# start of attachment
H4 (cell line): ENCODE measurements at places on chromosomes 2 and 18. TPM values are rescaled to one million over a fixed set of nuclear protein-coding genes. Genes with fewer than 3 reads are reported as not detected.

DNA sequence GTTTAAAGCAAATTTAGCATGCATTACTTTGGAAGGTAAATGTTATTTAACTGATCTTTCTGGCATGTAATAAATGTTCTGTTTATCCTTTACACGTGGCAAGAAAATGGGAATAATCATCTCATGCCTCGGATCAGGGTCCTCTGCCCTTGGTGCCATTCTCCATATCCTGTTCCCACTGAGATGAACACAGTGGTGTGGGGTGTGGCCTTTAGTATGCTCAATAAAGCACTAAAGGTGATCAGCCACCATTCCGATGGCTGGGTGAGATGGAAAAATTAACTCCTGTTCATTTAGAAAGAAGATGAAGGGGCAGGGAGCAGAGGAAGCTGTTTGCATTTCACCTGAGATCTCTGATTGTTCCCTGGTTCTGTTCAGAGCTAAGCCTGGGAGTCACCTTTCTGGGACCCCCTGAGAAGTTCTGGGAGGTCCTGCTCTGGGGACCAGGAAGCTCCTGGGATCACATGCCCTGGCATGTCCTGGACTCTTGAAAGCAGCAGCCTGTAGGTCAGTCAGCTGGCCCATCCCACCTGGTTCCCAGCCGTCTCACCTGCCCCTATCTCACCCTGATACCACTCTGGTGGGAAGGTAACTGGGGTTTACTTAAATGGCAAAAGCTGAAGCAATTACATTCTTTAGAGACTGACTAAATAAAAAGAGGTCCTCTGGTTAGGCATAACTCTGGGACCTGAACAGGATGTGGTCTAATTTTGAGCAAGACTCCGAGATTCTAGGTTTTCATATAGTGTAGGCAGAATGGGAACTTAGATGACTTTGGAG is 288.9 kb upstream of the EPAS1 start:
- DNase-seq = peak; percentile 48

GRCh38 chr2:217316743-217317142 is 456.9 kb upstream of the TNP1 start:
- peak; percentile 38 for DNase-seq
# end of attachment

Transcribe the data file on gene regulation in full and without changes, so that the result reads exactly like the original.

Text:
H4 (cell line): ENCODE measurements at places on chromosomes 2 and 18. TPM values are rescaled to one million over a fixed set of nuclear protein-coding genes. Genes with fewer than 3 reads are reported as not detected.

DNA sequence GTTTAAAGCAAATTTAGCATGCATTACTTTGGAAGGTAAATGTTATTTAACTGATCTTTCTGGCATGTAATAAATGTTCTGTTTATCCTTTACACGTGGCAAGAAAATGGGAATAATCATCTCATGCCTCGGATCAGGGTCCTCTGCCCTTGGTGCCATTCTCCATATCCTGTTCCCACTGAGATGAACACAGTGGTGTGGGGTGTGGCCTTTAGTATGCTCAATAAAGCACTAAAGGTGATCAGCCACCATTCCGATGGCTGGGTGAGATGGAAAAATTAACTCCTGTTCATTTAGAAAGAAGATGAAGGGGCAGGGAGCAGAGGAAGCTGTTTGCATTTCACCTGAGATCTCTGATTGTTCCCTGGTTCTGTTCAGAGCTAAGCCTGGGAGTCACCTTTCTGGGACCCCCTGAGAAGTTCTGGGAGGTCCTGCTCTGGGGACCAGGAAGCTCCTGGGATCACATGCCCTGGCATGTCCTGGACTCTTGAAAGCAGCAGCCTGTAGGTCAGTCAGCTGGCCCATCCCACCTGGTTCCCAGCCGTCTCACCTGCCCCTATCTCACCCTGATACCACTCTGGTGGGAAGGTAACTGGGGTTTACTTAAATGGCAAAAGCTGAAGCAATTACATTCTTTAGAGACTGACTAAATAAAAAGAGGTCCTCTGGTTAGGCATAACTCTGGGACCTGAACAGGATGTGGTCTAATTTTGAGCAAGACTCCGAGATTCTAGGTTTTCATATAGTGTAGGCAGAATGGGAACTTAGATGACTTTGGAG is 288.9 kb upstream of the EPAS1 start:
- DNase-seq = peak; percentile 48

GRCh38 chr2:217316743-217317142 is 456.9 kb upstream of the TNP1 start:
- peak; percentile 38 for DNase-seq